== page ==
Workers to enjoy real wages growth, despite inflation

Workers will see their pay packets grow in real terms for at least the next five years, flying in the face of ingrained inflation fears, the federal government predicts.

Continuing strength in the Australian labour market is expected to result in a four per cent rise in wages growth in the 2023/24 financial year, outstripping inflation by half a percentage point.

After almost three years of workers seeing their wages effectively going backwards, Tuesday’s federal budget forecast real wages growth would persist until at least 2028.

Although wages growth is predicted to fall from 2024/25, it will remain above inflation, which is expected to return to the Reserve Bank’s two-three per cent target range by the end of June 2025.

Treasury is confident the consistently strong labour market will not result in a wage-price spiral, despite the central bank flagging the persistence of wage-sensitive services inflation as a key source of uncertainty in its latest monetary policy statement.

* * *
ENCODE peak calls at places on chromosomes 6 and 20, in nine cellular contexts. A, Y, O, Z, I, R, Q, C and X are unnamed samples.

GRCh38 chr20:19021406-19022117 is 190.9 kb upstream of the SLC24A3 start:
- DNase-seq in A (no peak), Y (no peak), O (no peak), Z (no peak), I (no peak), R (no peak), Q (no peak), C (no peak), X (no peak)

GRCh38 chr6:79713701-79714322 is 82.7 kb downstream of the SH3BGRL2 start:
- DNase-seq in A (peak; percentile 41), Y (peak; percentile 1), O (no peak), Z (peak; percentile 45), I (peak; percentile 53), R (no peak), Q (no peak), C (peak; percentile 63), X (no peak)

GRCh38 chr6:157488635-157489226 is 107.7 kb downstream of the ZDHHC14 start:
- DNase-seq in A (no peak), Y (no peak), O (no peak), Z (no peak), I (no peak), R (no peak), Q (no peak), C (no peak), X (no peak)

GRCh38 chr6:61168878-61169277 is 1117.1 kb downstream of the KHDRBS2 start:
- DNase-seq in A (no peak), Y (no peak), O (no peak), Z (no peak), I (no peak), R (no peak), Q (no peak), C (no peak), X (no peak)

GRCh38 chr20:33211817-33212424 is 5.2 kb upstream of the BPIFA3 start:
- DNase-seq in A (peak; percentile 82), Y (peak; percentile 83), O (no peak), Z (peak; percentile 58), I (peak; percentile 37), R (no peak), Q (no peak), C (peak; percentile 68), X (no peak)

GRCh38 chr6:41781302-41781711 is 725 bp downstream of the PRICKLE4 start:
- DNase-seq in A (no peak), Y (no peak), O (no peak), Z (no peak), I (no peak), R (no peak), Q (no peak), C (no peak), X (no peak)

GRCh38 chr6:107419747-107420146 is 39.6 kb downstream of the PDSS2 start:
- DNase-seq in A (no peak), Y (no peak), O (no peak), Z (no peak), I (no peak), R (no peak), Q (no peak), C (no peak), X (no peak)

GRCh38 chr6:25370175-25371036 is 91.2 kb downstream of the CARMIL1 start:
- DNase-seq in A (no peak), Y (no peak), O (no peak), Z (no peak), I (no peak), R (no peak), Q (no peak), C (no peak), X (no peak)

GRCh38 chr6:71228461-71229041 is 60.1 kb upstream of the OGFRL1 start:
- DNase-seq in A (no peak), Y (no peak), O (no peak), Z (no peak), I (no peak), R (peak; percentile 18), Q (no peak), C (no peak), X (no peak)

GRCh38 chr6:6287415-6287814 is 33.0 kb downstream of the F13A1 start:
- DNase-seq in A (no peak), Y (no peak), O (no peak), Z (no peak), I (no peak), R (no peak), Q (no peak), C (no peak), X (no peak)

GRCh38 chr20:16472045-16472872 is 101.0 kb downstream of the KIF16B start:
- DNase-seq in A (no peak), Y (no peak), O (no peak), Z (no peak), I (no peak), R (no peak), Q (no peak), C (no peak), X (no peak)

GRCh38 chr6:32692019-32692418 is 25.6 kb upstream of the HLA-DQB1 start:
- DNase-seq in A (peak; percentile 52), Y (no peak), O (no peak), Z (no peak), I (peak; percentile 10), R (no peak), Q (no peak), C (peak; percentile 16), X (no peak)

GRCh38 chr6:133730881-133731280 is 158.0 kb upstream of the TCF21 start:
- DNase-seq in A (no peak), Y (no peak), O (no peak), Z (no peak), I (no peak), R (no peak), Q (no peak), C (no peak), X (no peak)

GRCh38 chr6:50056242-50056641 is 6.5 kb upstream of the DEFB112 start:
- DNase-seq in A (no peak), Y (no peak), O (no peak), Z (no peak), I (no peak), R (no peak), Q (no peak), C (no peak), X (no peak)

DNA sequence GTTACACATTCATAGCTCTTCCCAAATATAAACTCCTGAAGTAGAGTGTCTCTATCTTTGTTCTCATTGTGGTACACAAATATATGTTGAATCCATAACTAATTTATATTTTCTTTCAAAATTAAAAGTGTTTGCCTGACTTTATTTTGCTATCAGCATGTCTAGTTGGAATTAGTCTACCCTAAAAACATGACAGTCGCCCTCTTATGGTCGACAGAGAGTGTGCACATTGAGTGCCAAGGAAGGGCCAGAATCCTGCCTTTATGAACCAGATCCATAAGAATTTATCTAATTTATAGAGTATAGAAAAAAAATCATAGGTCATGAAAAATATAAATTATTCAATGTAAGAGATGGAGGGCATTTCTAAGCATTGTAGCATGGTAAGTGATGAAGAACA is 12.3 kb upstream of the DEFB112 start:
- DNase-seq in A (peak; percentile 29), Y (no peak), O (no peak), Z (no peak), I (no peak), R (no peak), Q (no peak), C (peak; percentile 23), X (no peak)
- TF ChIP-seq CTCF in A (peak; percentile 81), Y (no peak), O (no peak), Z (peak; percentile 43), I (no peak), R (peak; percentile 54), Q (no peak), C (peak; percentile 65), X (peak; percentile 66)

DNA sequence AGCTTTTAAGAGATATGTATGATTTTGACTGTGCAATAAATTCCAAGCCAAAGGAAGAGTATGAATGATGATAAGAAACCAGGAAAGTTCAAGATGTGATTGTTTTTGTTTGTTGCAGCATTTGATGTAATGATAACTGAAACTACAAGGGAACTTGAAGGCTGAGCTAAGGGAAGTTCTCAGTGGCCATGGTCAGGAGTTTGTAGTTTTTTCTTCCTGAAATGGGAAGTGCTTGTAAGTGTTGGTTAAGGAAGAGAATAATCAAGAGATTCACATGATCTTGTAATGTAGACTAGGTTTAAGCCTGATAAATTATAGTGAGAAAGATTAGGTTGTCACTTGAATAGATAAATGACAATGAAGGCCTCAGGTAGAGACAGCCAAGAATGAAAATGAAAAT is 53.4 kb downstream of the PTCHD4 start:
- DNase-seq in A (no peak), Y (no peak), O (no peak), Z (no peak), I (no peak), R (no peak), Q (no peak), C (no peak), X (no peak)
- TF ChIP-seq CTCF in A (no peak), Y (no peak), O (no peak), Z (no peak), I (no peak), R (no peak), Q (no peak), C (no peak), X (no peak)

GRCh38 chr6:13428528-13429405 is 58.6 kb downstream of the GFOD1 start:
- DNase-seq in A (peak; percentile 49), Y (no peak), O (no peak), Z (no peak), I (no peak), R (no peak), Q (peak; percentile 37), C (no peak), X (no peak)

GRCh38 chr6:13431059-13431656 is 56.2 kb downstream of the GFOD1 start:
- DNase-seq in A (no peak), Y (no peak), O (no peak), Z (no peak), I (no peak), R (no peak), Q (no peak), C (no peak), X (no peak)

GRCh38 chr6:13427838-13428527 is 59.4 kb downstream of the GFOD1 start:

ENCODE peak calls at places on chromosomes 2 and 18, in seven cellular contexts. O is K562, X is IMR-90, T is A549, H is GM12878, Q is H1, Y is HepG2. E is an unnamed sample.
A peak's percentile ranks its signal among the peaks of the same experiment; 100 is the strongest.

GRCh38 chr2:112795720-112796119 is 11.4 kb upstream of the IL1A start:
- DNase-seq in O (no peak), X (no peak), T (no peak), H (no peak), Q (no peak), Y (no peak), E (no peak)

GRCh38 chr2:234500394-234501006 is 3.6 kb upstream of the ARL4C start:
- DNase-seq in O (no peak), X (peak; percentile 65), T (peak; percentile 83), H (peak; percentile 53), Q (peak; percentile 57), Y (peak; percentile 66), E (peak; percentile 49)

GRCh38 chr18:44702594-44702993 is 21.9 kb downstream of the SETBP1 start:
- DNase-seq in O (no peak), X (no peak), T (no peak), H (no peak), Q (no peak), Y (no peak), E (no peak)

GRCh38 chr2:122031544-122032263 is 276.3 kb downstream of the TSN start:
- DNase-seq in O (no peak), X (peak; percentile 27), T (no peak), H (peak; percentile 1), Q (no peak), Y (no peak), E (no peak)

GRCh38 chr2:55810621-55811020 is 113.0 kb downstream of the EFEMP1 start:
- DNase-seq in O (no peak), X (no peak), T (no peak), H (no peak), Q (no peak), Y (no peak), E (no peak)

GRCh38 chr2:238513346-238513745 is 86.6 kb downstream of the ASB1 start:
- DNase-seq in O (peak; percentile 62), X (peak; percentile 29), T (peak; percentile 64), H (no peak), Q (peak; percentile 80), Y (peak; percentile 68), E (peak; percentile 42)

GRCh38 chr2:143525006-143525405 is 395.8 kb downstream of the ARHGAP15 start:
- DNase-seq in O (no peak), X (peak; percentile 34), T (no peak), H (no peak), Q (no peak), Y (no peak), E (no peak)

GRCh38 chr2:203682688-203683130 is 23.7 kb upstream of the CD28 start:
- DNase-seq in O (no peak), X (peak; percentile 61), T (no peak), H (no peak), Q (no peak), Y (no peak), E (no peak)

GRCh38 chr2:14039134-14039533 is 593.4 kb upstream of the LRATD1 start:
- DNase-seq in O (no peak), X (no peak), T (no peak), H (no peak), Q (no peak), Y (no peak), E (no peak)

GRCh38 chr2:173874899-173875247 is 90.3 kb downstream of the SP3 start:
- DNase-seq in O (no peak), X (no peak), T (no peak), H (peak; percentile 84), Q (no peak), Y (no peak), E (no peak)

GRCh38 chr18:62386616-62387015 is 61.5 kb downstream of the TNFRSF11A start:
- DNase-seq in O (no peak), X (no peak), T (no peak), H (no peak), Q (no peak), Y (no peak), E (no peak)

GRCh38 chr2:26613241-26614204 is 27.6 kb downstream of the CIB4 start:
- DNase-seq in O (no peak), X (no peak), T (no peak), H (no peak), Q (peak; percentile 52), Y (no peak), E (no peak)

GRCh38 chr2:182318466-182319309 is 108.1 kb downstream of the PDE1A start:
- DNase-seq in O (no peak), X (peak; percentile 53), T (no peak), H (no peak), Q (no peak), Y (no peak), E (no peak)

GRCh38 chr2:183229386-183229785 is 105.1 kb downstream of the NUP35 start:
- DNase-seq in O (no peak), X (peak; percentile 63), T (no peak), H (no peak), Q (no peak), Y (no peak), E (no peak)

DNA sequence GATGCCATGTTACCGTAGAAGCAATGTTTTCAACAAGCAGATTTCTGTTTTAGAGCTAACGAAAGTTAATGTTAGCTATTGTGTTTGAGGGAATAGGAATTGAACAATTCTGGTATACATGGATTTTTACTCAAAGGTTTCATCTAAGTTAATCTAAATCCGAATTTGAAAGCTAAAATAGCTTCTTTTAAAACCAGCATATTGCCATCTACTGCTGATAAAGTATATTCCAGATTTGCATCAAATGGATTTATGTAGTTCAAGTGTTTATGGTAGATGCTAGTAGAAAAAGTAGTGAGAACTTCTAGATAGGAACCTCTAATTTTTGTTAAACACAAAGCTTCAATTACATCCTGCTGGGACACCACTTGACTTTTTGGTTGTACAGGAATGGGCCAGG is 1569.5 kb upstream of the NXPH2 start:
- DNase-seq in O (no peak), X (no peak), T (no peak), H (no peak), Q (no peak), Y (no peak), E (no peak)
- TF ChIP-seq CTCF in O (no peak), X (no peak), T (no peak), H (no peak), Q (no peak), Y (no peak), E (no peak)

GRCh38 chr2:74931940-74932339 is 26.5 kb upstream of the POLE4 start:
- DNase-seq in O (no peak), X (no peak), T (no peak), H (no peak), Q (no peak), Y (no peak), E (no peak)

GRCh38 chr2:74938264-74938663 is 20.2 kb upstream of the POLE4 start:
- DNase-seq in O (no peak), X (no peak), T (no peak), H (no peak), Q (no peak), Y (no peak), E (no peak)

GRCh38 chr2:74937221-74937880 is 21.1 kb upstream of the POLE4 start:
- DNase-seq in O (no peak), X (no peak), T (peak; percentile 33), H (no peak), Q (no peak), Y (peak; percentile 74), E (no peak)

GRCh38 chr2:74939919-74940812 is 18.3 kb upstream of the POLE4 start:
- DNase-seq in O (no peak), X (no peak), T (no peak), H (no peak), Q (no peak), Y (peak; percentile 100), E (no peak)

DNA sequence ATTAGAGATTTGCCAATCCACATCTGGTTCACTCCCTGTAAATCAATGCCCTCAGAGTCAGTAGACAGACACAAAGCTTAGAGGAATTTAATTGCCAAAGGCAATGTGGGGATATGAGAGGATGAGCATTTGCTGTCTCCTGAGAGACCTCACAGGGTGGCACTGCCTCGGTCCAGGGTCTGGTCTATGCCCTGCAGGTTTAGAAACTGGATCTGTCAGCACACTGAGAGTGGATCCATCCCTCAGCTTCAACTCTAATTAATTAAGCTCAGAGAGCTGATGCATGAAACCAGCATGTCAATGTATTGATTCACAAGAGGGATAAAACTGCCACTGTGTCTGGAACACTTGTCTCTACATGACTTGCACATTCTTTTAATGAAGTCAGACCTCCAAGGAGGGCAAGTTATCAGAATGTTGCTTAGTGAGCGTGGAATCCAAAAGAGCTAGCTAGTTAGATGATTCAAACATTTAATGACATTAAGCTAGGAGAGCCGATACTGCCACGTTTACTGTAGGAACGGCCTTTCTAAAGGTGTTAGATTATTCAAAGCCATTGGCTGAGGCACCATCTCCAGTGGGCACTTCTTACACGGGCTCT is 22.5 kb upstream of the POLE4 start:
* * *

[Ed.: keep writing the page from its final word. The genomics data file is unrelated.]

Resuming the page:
The unemployment rate is forecast to tick up to four per cent by the end of June, a quarter of a percentage point lower than was forecast in the previous year’s budget.

It is expected to peak at a historically low 4.5 per cent before beginning to fall back down in four years’ time, well short of the pre-COVID rate of 5.2 per cent.

The government will aim to further boost workplace participation by trialling programs to support employers to provide job opportunities to long-term unemployed jobseekers and helping businesses provide paid job placements for people with high barriers to employment.

“We want an employment system that works to genuinely connect people to jobs, and that employers want to use to meet their workforce needs,” Employment Minister Tony Burke said on Tuesday.

A significant contributor to wages growth was the 15 per cent increase to aged care workers’ pay, supported by the federal government.

An extra $65.6 million over the next four years will be spent to attract and retain workers, as the government tries to make good on its promise for round-the-clock staffing for aged care residents.

Wage increases have also been provisioned for child care workers.

A further $98.4 billion in funding to increase supports for children with additional needs is hoped to further increase the participation of women in the workforce.

Despite recent strides, less than 63 per cent of women participate in the workforce, compared to more than seven in 10 men.


Jacob Shteyman
(Australian Associated Press)


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Categories: Finance